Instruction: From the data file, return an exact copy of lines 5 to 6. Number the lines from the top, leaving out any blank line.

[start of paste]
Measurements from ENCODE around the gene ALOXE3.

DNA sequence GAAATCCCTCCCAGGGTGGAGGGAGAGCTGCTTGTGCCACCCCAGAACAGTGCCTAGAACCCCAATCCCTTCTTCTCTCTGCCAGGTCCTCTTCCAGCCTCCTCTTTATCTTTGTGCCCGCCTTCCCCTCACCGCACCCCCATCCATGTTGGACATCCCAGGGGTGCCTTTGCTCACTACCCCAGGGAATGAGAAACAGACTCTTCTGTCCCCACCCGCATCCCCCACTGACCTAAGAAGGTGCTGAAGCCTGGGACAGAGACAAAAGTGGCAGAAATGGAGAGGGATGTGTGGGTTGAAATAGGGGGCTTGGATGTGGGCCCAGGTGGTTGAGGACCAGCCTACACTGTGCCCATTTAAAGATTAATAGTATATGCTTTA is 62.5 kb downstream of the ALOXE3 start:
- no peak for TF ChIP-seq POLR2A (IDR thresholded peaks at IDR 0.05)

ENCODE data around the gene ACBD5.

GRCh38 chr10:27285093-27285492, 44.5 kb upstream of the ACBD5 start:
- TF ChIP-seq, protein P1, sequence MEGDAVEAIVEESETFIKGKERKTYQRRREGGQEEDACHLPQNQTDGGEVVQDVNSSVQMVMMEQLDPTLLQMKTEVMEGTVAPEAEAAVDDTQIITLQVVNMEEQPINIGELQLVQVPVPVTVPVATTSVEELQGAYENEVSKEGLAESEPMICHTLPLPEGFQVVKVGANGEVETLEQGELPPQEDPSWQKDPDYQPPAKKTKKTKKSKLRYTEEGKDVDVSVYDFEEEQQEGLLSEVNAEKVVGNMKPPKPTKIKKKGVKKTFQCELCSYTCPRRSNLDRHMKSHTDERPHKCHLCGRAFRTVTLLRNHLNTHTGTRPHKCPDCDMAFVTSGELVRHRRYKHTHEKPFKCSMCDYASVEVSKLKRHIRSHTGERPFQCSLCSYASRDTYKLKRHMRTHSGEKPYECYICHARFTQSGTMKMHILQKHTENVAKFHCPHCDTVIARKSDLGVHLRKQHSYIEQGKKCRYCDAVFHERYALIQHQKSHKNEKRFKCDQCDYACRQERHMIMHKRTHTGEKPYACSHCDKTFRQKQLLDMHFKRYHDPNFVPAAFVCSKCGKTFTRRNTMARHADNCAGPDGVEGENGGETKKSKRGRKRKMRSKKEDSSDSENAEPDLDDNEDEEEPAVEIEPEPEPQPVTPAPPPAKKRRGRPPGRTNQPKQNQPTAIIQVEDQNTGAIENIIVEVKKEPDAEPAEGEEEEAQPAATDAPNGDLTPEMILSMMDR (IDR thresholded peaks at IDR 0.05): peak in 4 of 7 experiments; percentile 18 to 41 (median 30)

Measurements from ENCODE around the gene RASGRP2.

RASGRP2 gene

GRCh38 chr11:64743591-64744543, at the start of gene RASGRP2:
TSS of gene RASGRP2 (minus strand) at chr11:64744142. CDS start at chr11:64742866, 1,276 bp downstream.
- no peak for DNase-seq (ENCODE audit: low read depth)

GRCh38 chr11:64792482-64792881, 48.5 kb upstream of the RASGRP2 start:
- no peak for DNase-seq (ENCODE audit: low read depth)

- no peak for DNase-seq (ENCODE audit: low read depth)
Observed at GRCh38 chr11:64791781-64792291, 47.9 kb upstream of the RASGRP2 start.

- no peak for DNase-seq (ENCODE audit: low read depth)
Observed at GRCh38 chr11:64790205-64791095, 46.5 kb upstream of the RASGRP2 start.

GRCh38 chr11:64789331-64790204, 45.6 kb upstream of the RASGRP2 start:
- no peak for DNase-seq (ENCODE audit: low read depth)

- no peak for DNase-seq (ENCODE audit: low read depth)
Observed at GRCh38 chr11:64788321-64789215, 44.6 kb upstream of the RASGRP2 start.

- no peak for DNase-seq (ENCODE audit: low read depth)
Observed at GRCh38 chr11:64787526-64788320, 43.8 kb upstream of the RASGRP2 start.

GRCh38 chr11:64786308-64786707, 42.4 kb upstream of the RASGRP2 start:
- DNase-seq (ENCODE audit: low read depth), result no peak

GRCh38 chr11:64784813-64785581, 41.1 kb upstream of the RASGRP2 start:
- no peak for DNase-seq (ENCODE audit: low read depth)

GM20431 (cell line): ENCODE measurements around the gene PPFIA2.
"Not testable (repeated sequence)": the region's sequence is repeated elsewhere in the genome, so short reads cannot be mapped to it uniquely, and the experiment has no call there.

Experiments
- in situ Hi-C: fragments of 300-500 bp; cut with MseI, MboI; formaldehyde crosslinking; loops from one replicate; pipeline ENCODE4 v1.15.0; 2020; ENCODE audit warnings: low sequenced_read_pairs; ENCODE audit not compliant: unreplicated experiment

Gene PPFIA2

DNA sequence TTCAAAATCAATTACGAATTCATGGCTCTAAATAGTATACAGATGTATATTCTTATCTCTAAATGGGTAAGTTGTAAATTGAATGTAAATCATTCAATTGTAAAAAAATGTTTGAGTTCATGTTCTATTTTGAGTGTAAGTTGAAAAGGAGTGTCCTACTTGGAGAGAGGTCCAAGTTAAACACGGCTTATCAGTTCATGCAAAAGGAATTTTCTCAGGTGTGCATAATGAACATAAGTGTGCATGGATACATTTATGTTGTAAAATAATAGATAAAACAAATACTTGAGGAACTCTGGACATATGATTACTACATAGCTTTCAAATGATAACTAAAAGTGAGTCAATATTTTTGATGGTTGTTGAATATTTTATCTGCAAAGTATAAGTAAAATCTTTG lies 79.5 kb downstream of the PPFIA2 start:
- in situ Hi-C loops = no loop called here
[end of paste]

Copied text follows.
GRCh38 chr10:27285093-27285492, 44.5 kb upstream of the ACBD5 start:
- TF ChIP-seq, protein P1, sequence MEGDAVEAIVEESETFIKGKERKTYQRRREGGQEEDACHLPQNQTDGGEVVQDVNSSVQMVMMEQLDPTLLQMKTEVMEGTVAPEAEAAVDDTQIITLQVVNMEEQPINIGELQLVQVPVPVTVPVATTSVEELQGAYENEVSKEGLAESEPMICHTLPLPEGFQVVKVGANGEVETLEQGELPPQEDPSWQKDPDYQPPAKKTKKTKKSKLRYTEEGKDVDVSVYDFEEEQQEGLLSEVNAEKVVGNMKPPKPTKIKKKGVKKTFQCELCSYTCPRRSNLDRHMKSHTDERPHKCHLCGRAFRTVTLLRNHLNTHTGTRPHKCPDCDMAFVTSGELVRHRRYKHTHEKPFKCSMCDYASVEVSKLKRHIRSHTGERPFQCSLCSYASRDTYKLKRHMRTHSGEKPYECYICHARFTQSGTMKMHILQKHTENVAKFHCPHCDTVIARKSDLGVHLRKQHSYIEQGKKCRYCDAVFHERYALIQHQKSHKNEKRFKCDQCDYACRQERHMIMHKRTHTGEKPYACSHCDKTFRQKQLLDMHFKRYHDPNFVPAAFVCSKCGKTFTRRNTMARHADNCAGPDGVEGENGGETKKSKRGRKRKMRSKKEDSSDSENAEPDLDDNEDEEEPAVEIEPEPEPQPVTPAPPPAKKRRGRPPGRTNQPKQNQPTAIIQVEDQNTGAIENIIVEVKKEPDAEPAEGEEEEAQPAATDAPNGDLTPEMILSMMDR (IDR thresholded peaks at IDR 0.05): peak in 4 of 7 experiments; percentile 18 to 41 (median 30)